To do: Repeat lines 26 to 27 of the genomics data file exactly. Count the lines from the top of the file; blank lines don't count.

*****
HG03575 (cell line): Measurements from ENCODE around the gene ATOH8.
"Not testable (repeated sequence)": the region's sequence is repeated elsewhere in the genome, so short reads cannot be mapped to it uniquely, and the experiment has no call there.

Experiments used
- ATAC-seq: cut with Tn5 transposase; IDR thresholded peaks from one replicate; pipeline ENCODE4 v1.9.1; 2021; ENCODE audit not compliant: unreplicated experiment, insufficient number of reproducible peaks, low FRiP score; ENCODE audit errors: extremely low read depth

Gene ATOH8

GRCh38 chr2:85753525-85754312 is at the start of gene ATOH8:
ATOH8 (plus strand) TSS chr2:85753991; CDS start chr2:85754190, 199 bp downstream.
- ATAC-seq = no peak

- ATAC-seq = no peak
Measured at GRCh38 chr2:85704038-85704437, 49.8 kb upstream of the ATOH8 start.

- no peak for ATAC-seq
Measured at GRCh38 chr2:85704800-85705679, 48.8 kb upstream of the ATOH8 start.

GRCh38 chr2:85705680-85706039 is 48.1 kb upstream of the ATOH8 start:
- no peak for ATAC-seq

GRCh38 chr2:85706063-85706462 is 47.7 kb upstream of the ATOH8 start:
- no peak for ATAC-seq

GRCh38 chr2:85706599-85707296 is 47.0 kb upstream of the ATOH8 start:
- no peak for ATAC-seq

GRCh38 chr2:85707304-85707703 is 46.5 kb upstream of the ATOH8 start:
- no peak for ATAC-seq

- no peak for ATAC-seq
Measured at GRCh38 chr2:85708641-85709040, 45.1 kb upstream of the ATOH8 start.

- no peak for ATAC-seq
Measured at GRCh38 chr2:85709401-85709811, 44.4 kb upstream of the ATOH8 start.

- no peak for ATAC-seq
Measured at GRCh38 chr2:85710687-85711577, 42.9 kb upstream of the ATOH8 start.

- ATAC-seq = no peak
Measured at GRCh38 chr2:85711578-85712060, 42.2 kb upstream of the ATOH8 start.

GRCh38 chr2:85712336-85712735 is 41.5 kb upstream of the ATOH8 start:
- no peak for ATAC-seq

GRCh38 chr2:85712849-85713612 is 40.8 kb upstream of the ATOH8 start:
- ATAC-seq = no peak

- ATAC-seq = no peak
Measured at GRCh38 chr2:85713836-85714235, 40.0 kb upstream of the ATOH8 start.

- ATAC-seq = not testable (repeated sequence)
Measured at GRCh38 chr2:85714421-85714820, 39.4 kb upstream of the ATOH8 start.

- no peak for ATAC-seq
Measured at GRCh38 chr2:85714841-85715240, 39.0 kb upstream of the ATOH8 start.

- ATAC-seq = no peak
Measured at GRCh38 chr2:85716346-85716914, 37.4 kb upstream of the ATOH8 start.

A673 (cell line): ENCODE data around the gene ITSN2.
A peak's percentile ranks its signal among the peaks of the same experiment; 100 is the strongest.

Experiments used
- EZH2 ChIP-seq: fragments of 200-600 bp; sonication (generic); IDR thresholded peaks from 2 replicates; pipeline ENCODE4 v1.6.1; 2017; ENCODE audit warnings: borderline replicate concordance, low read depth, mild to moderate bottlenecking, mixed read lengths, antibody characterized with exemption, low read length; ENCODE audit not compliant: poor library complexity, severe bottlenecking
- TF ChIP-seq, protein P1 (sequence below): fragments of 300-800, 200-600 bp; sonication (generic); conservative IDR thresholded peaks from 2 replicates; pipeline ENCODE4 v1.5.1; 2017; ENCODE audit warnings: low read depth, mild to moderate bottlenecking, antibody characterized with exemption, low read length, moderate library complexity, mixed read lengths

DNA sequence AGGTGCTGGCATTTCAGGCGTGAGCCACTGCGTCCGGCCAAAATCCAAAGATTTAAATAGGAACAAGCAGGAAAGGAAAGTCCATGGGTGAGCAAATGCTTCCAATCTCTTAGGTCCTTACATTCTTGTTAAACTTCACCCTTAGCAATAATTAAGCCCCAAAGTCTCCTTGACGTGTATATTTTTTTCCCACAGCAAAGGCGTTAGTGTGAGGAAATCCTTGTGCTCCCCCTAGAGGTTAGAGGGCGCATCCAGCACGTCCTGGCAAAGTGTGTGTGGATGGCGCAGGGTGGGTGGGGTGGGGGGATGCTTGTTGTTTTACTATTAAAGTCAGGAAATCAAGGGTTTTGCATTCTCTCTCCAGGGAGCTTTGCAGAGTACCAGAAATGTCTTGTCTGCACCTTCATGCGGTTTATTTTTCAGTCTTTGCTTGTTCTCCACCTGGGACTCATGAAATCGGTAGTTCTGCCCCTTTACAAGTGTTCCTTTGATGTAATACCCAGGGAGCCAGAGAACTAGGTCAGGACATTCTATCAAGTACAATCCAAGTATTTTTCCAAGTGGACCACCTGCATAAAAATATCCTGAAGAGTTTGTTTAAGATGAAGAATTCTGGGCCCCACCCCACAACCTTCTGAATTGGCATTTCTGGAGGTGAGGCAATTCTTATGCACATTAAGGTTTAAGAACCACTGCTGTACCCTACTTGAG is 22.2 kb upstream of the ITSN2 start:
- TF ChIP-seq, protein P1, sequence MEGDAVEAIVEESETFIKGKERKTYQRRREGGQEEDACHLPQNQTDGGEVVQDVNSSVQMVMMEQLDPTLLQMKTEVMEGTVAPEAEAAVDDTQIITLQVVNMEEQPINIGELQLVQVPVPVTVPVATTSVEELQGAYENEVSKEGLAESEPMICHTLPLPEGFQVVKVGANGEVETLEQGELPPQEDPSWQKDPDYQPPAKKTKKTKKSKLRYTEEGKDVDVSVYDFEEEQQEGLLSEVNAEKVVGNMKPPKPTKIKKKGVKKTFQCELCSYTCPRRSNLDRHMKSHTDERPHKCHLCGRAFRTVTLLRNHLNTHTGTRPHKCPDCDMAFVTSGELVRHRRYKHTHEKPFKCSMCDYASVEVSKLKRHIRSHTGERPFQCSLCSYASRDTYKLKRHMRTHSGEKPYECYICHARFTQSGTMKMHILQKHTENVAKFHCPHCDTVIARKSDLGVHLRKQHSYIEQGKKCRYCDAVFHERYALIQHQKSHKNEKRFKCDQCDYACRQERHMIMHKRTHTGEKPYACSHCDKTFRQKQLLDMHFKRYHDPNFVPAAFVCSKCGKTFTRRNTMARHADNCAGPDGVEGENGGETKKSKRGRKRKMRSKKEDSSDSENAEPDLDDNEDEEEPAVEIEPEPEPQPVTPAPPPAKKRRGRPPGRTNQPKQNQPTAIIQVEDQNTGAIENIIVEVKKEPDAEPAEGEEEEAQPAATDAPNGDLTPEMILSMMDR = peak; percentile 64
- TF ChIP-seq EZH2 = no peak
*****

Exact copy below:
Measured at GRCh38 chr2:85710687-85711577, 42.9 kb upstream of the ATOH8 start.

- ATAC-seq = no peak